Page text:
Hill’s argument turned on the clear evidence that his assault did not result in Amazon’s productivity being compromised during that shift.  Wynne responded, “That Amazon was able to absorb the impact of Tibbs’ absence without missing any key shipping deadlines and that the fulfillment center’s performance during the shift impacted by Tibbs’ assault was in-line with its performance during other shifts does not call into question this determination.  On the contrary, the Supreme Court and this Court repeatedly have clarified that congress may regulate interference with commerce, even if the effect of the interference on interstate commerce in an individual case is ‘minimal.’”

The rest of Wynn’s opinion expands in these ideas with numerous examples intended to counter Judge Agee’s dissenting arguments.

Judge Agee argued that the issue is not whether Tibbs was engaged in commercial activity at the time of the assault, but rather whether the bias-motivated “punch” in this case was “inherently economic activity,” which he argued it was not.  By comparison, burglary and arson were, in his view, inherently economic crimes, and thus their regulation when they affected interstate commerce came appropriately within Congress’s Commerce Clause power.  He also criticized Congress’s wording of the relevant statutory provision, arguing that it “does not limit the class of activities being regulated to acts that fall under Congress’s Commerce Clause power,” and thus exceeded Congress’s authority.  Judge Agee appeared to be reviving Hill’s argument that the hate crimes provision is unconstitutional on its face, not just as applied to Hill.  Judge Wynn explicitly rejected Agee’s argument that only “inherently economic activity” by a defendant could be regulated by Congress, citing examples from several cases.

The different views of Wynn and Agee are rooted in sharp differences on the Supreme Court as to the scope of the Commerce Power, which was dramatically shown by the famous decision upholding the constitutionality of the Affordable Care Act (“Obamacare”), National Federation of Independent Business v. Sebelius (2012).   Challengers of the ACA claimed that Congress did not have power under the Commerce Clause to pass a statute requiring individuals to purchase health insurance coverage.  Defending the law, the Obama Administration argued that both the Commerce Clause and the Taxing Power could support Congress’s authority, since the ACA imposed various financial requirements akin to taxes, administered by the Internal Revenue Service.   In his opinion for the Court, Chief Justice John Roberts was joined by the four Republican appointees in finding that Congress did not have power to enact ACA under the Commerce Clause, but joined by the four Democratic appointees (with the other Republican appointees dissenting), Roberts found that the Taxing Power would support the ACA.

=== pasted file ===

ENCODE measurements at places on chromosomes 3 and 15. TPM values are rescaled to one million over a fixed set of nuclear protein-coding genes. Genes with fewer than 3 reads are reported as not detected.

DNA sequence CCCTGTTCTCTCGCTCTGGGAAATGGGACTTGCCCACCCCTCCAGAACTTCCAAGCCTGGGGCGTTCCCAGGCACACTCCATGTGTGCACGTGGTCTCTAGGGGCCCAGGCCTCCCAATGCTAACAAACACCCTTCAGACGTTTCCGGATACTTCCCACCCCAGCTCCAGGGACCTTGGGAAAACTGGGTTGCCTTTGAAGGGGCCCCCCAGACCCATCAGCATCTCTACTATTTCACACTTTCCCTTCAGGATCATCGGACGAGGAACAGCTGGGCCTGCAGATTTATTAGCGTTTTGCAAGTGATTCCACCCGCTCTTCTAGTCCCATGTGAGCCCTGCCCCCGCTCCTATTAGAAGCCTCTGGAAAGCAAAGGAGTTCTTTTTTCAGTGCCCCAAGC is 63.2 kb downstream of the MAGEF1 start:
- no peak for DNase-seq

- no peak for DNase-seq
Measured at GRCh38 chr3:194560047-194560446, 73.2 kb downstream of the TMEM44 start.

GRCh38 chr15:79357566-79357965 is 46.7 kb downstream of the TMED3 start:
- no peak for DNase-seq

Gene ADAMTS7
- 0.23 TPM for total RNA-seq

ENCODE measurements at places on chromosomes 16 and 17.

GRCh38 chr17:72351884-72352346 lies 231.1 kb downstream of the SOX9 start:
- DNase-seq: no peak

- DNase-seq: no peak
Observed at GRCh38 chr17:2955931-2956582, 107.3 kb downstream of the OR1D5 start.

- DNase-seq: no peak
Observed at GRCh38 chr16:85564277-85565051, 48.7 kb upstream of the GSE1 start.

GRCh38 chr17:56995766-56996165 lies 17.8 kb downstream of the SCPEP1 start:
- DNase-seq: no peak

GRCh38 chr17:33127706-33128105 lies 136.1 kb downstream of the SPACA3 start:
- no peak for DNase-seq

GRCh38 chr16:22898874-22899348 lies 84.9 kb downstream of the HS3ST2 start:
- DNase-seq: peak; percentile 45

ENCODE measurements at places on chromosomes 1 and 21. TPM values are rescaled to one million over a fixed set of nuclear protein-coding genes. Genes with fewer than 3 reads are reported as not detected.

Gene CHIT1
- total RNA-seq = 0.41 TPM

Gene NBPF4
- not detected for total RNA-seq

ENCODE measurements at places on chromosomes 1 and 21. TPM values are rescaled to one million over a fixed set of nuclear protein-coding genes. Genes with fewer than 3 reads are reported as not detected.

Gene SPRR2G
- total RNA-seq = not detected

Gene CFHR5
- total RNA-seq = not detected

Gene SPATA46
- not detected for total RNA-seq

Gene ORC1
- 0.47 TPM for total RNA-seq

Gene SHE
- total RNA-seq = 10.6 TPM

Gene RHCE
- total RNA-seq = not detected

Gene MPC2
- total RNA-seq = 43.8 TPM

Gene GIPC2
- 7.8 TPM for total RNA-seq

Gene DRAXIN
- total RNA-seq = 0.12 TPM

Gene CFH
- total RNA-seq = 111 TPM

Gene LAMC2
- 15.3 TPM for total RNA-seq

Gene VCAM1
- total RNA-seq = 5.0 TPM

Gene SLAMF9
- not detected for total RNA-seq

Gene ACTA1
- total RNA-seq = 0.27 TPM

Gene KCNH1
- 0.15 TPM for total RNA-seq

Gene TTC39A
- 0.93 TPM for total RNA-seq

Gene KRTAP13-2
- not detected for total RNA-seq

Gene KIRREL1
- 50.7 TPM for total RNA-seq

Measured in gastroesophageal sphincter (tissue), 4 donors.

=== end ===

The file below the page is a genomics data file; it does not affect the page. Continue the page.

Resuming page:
Roberts’ Commerce Clause ruling was in line with decisions by the Supreme Court during the 1990s, under the leadership of Chief Justice William H. Rehnquist, narrowing the Court’s interpretation of Commerce Clause jurisdiction, most notably striking down a federal law banning the possession of firearms within a certain proximity to public schools and voiding a key provision of the Violence Against Women Act.